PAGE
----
In 2012, I bought the book, Meditation, The Complete Guide: Techniques from East and West to Calm the Mind, Heal the Body, and Enrich the Spirit by Patricia Monaghan and Eleanor G. Viereck. I quickly found the part about yoga and meditation. Because nothing they wrote matched my experience as a budding yogini, I chose not to read the rest. “How could I trust them?”
And then along came a new lesson for me:
Just because it isn’t in your experience, doesn’t mean it’s not true for someone else. ~Pam Young
The circumstances of learning that lesson do not matter. What does matter is that as I was about to write this article, I remembered the book, flipped it open to the note I had written, and laughed out loud.
Remember this sentence from the first “Connecting with Source” post?
“…there are as many versions of Hinduism as there are of Christianity and the Occult…”
Likewise, there are as many different ways to meditate as there are people who meditate.
For example, besides those ways of meditating mentioned in the first “Connecting with Source” post, are these: walking, hiking in the woods, and dancing. I also used to do Labyrinth Walking (in Durango, Colorado, and in San Francisco, California).
Having learned that there are many ways to understand and experience things, I decided to keep Meditation: the Complete Guide as a resource, trusting that the reader will understand it’s only an introduction and will do her own research if interested. And now, here’s the book’s description from Amazon
More than ever, people of all ages, backgrounds, and traditions are becoming aware of the benefits of meditation. Broad-based yet addressing the specific needs of individuals, the completely revised and updated Meditation — The Complete Guide offers information on forty-three meditation practices. An easy-to-use self-test on personal habits and preferences directs readers to choose a practice to fit their tastes and circumstances. The authors describe all the major forms of Eastern and Western religious practice — from Christianity, Judaism, and Islam to the traditions of India, Japan, China, and Tibet. Readers can explore techniques derived from Asian and African customs or meditations simply found in life practices such as sports, gardening, and creative arts. Meditation — The Complete Guide is designed for all readers, from the beginning meditator to the healing professional, with chapters on practices to heal physically, emotionally, and mentally.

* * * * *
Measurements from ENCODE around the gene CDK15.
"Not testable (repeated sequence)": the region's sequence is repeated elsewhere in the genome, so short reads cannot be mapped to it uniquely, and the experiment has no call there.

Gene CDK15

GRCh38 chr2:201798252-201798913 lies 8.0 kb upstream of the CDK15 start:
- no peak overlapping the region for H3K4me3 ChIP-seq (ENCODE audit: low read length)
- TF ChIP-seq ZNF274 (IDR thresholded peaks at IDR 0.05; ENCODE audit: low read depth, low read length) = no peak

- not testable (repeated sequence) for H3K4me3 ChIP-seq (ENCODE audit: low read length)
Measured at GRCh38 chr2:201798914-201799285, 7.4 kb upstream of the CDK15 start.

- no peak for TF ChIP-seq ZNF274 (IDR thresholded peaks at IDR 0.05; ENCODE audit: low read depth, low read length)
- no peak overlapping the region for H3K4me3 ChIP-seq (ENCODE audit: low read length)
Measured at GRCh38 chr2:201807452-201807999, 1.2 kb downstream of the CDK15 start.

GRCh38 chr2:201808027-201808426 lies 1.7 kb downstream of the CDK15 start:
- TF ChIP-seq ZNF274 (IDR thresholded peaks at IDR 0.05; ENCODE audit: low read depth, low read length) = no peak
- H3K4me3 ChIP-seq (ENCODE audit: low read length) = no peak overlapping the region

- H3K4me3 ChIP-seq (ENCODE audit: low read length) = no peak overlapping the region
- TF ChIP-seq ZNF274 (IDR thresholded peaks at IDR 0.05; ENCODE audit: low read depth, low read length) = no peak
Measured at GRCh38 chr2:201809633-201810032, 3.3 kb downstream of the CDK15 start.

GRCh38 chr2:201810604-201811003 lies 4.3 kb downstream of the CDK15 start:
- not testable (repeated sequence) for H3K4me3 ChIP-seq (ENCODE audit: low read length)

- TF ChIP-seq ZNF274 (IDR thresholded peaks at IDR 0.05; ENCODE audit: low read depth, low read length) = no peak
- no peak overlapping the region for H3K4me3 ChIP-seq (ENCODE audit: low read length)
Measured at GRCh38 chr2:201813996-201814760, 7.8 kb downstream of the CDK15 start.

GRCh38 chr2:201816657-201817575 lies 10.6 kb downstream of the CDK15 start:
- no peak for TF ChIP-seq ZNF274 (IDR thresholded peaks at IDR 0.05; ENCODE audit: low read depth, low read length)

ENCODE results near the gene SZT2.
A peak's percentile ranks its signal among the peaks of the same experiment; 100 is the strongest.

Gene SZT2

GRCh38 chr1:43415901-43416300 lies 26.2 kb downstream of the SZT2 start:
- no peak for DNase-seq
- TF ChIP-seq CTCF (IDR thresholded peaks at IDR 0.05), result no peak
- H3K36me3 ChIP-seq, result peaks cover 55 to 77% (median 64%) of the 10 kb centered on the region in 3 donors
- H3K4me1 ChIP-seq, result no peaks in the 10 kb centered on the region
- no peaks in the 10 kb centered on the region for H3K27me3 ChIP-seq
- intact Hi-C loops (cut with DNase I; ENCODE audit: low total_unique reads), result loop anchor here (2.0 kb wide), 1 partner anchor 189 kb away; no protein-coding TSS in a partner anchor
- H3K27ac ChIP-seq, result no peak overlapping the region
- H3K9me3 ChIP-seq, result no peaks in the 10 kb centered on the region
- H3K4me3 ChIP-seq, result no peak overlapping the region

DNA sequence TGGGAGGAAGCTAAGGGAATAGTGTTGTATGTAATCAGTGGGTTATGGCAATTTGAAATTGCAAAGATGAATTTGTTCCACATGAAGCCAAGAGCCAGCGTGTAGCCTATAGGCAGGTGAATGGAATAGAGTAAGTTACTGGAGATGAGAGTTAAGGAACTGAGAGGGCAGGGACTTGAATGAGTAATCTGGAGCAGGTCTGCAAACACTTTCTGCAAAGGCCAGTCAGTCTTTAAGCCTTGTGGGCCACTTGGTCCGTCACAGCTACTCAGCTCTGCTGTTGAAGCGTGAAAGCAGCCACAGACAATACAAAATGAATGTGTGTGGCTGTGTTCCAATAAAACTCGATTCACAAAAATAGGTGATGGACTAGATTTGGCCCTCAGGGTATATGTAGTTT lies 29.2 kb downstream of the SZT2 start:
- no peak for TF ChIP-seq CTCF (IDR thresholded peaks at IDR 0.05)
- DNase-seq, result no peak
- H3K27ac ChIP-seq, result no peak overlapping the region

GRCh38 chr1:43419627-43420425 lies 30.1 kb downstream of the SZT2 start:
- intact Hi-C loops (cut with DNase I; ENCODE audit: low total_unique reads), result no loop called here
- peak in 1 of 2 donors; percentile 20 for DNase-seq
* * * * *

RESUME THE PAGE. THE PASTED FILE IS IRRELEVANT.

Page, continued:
For those who do not meditate like spiritual folk, but who want the outcomes gained by meditating, consider these methods because they also require focusing on the Present Moment:
- Sketching from Nature
- Needle Crafts
- Dialogues with Self
- Sports as Meditation
And learning to live in the Present Moment is what meditation is about, as the gymnast Dan explains to a teammate during tryouts for the Olympic team in the last scene of the film, The Peaceful Warrior.
Gurudev says, “Do each thing with so much love that you couldn’t imagine doing it any other way.”
Finally, time management skills can also help to clear the mind so we can be in the present moment. Writing down what I intend to do is a habit from being a professor who taught time management. And announcing (out loud, to myself) whatever I’m going to do next probably came from Esther Hicks’ channeling Abraham. These are simple ways to practice clearing the mind and BEing in the PRESENT moment.
Till next time,
Please be kind to everyone you meet, for we all have our hidden sorrows. ~Tzaddi